O2 had already announced on June 22 that they had withdrawn their entries for the rest of the year after the row led to the team's investors and sponsors pulling their backing.
IndyCar made this exclusion formal and irreversible by announcing on June 29 that O2 Racing Technology's series license and membership was being suspended "for attempting to impede the conduct of the event by encouraging others to breach contracts with IndyCar" by inciting other teams and drivers to pull out of the weekend's race in a protest over IndyCar's officiating.
The row started when two Sam Schmidt Motorsports cars failed technical inspection following Indy Lights qualifying for the David Hobbs 100 at the Milwaukee Mile. One car was found to have illegal oil and the other had illegal modifications to its brakes.
However, a follow-up review of the decision caused the finding to be reversed and the two cars reinstated, infuriating O2 Racing Technology's team owner and president Mark Olson.
"If cheating has happened and the championship adversely affected, then the championship has been compromised. This problem isn't hard to fix, but it's devastating to our team," Olson had said.
The incident sparked a huge storm over the transparency of Indy Lights series officiating and the integrity of the championship. A document from series officials at an Indy Lights owners meeting on Saturday at the Milwaukee Mile revealed 53 violations, with a variety of penalties from 2008-2010.
IndyCar – which is the sanctioning body of Indy Lights Series as well as the senior IndyCar Series – admitted that communications from their side over the matter had not been good.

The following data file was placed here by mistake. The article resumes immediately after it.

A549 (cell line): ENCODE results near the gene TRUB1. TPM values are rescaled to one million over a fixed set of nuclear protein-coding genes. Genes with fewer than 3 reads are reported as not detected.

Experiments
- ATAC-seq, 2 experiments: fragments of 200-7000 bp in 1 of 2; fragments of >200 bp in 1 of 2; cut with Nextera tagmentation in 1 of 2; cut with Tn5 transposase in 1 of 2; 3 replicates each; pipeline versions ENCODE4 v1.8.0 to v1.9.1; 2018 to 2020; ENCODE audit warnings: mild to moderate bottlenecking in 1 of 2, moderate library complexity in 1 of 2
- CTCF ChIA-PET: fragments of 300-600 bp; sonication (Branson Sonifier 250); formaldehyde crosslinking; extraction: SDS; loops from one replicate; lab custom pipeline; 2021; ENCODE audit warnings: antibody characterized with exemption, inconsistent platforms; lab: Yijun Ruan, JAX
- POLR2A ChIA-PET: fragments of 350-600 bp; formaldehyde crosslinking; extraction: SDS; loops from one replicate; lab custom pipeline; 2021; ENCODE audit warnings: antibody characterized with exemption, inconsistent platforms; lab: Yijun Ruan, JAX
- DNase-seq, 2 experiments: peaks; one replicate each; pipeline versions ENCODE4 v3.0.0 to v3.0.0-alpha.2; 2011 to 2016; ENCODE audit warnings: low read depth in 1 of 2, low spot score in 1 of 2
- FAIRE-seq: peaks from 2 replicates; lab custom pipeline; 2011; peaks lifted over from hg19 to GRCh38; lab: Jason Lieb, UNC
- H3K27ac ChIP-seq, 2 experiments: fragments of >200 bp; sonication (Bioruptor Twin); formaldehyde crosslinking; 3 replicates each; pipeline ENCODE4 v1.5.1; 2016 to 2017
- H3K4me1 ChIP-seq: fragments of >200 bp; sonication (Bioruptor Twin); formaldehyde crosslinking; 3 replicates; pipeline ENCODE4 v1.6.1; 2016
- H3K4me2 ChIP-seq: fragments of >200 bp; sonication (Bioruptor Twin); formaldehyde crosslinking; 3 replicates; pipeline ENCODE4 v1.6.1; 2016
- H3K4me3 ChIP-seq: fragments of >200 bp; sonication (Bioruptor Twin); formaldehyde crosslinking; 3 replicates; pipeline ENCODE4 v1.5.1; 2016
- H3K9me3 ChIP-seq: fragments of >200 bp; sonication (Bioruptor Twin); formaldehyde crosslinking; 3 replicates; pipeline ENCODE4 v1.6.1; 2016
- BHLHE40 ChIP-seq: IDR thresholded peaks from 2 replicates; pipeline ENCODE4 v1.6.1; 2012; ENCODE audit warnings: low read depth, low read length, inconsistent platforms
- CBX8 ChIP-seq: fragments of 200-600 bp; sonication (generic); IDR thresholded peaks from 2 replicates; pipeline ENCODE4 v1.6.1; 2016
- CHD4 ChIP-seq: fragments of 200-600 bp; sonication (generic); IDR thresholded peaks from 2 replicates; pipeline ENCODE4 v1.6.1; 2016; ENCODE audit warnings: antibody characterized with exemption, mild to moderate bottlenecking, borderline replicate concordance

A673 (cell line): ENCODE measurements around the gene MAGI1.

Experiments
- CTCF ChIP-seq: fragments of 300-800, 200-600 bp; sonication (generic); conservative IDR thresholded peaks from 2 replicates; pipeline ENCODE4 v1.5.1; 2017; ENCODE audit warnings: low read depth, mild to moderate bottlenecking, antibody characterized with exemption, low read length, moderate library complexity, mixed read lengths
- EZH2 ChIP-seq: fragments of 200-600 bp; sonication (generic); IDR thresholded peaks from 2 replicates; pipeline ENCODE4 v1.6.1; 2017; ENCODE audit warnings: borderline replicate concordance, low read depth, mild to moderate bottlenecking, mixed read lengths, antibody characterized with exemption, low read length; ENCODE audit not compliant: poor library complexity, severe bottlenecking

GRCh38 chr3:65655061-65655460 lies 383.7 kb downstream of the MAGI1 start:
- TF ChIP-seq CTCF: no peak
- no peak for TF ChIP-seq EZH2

"We've been poor in our communication with our teams, but have addressed transparency in the future," said Will Phillips, series official and IndyCar Vice President of Technology. "We now have a system in place for both series. We are 100% committed to a platform that is equal."
The new set of guidelines of how IndyCar would be more transparent in its decisions was implemented in time for the series visit to Iowa Speedway last weekend.
However, the row over technical inspections, transparency and "integrity" had led Mark Olson to try and organize a boycott of the Milwaukee event, although in the end only the O2 Racing Technology team actually pulled out and the event went ahead with the remaining entrants.
IndyCar took a very poor view of anyone trying to interrupt the running of a race weekend in progress, and found O2 Racing Technology to have been in violation of multiple rules as listed in the Indy Lights rulebook leading to the decision to eject the team from the 2011 Indy Lights Series. Olson's own personal membership of the series was also rescinded until December 31.
"The mere act of attempting to impede the conduct of the event is something we will not tolerate," said Indy Lights executive director Roger Bailey. "We must maintain the integrity of our series."
Olson and O2 Racing Technology have the right of appeal, but given that their own investors have pulled the plug on their backing for the team for the time being it is seen as highly unlikely and rather pointless that they would seek to do so at the current time.
Olson said that the sponsors and investors had pulled out because of the "integrity issues (outside of our control) with the 2011 Indy Lights series championship," and that the backers had "decided to temporarily take a step back and to reconsider their participation. Unfortunately, this also impacts the teams' ability to participate.
"We're heartbroken over the knock-on effects that this situation has on our team members' families and on the careers of our drivers [Mikael Grenier and Peter Dempsey], but we're hopeful that confidence will be restored in the integrity of the Indy Lights championship in a timely manner and that our partners will be encouraged to resume their participation." crash.net